(a) When Permitted. An amicus curiae may file a brief only by leave of court. A motion for leave to file must state the movant’s interest, the particular issue to be addressed, how the movant can assist the court in the disposition of the case, and whether all parties consent to the filing of the brief.
(b) Contents and Form. An amicus brief must comply with Rule 9.210(b) but shall omit a statement of the case and facts and may not exceed 20 pages. The cover must identify the party or parties supported. An amicus brief must include a concise statement of the identity of the amicus curiae and its interest in the case.
(c) Time for Service. An amicus curiae must serve its brief no later than 10 days after the first brief, petition, or response of the party being supported is filed. An amicus curiae that does not support either party must serve its brief no later than 10 days after the initial brief or petition is filed. A court may grant leave for later service, specifying the time within which an opposing party may respond. The service of an amicus curiae brief does not alter or extend the briefing deadlines for the parties. An amicus curiae may not file a reply brief.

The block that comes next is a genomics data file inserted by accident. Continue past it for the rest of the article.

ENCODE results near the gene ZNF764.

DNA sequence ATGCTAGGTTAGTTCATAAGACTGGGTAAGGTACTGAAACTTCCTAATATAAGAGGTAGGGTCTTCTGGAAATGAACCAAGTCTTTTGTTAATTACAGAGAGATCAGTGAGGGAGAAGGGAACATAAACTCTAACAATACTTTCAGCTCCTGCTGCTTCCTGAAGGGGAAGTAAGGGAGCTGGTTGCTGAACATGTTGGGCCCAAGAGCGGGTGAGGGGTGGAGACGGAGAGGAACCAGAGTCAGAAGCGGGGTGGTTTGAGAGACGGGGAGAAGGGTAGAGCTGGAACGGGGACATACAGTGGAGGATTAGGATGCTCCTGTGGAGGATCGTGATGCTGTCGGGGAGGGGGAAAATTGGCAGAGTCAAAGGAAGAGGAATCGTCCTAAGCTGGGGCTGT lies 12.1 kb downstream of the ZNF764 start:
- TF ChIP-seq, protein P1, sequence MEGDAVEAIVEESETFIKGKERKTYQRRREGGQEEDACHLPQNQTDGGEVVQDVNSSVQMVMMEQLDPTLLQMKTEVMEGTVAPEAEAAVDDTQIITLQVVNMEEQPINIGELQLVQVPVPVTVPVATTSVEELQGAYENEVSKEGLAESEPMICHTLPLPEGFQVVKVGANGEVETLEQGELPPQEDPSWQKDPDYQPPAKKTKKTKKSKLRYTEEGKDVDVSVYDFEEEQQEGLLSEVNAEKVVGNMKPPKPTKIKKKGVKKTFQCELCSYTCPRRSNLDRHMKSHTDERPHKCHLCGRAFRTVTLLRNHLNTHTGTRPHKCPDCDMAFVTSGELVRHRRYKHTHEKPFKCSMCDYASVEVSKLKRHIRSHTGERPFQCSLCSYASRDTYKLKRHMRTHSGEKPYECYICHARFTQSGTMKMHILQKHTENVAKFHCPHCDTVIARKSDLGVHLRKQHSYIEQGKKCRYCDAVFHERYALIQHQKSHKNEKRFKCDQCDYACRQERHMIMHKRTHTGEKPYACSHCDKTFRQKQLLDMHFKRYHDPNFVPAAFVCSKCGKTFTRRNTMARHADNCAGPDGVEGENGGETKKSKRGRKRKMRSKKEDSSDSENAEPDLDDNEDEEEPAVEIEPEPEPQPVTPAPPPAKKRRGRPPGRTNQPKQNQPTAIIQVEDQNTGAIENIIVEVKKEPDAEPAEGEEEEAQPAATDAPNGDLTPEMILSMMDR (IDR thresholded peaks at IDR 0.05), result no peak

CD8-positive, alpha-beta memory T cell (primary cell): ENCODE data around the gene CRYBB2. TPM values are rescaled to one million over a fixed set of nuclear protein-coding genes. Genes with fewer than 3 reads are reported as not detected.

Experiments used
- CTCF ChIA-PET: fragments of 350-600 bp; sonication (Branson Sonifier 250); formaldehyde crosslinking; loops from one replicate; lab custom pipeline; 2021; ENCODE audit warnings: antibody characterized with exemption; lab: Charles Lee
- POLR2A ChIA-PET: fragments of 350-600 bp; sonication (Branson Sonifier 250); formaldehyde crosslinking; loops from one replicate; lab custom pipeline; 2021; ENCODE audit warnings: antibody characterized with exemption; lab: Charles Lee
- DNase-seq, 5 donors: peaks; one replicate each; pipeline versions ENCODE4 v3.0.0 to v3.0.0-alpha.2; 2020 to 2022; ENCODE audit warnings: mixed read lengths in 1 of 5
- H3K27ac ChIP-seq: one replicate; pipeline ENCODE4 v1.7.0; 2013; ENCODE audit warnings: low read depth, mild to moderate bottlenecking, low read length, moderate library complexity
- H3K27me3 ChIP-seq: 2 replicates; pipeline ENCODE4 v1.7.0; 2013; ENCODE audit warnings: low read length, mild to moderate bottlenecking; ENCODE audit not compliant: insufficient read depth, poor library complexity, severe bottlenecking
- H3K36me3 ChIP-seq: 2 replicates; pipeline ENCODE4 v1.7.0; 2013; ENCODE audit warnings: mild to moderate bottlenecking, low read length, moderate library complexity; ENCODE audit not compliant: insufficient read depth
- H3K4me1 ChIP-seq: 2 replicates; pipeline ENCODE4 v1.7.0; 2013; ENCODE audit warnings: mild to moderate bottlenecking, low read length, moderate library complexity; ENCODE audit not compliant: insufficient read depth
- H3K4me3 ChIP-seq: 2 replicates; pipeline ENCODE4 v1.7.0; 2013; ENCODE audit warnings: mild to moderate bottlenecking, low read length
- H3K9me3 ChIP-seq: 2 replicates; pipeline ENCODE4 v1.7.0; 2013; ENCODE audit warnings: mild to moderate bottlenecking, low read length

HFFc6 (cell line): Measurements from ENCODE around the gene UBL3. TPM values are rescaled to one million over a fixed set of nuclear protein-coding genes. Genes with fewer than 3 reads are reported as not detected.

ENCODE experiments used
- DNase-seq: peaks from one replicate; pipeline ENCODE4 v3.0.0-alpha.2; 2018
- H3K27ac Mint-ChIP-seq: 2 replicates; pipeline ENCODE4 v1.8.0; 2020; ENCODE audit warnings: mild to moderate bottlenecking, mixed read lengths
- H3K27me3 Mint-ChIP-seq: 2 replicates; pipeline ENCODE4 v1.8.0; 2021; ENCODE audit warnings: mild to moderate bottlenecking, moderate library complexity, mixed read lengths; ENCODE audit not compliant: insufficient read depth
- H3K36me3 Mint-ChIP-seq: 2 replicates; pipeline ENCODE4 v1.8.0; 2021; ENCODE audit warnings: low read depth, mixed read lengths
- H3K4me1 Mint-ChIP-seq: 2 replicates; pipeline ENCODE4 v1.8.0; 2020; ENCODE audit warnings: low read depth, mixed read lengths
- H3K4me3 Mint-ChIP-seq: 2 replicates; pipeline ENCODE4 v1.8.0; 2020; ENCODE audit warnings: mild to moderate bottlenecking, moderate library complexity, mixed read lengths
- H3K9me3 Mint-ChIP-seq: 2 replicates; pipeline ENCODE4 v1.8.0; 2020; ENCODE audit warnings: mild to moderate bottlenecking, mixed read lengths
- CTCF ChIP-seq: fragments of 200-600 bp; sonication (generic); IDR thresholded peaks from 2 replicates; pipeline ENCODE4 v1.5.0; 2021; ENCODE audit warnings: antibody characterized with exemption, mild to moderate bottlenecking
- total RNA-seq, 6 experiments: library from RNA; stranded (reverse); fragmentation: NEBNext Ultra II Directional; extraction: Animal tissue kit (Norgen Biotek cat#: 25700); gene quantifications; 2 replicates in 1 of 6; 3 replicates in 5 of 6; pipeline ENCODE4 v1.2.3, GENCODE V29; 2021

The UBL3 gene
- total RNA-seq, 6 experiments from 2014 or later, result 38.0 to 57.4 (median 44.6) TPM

(d) Notice of Intent to File Amicus Brief in Supreme Court. When a party has invoked the discretionary jurisdiction of the supreme court, an amicus curiae may file a notice with the court indicating its intent to seek leave to file an amicus brief on the merits should the court accept jurisdiction. The notice shall state briefly why the case is of interest to the amicus curiae, but shall not contain argument. The body of the notice shall not exceed one page.
1977 Amendment. This rule replaces former rule 3.7(k) and expands the circumstances in which amicus curiae briefs may be filed to recognize the power of the court to request amicus curiae briefs.
2008 Amendment. Subdivision (d) was added to establish a procedure for an amicus curiae to expeditiously inform the supreme court of its intent to seek leave to file an amicus brief on the merits should the court accept jurisdiction. This rule imposes no obligation on the supreme court to delay its determination of jurisdiction. Thus, an amicus curiae should file its notice as soon as possible after the filing of the notice to invoke discretionary jurisdiction of the supreme court. The filing of a notice under subdivision (d) is optional and shall not relieve an amicus curiae from compliance with the provisions of subdivision (a) of this rule if the court accepts jurisdiction.